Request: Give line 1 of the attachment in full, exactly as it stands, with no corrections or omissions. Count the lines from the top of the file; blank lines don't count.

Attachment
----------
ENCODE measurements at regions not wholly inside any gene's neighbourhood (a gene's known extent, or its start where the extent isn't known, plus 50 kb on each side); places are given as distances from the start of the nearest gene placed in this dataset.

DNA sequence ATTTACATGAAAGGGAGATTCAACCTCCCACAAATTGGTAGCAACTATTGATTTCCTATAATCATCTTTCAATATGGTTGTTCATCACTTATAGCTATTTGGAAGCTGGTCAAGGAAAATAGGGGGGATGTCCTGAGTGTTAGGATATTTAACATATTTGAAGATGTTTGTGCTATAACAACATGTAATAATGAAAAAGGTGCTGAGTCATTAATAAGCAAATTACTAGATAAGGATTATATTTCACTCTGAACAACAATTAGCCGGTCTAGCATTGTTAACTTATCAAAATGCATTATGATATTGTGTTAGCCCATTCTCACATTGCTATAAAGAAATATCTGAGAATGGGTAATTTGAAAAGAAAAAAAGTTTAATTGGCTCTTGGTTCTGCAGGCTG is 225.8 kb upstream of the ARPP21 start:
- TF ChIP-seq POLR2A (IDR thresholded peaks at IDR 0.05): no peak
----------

ENCODE measurements at regions not wholly inside any gene's neighbourhood (a gene's known extent, or its start where the extent isn't known, plus 50 kb on each side); places are given as distances from the start of the nearest gene placed in this dataset.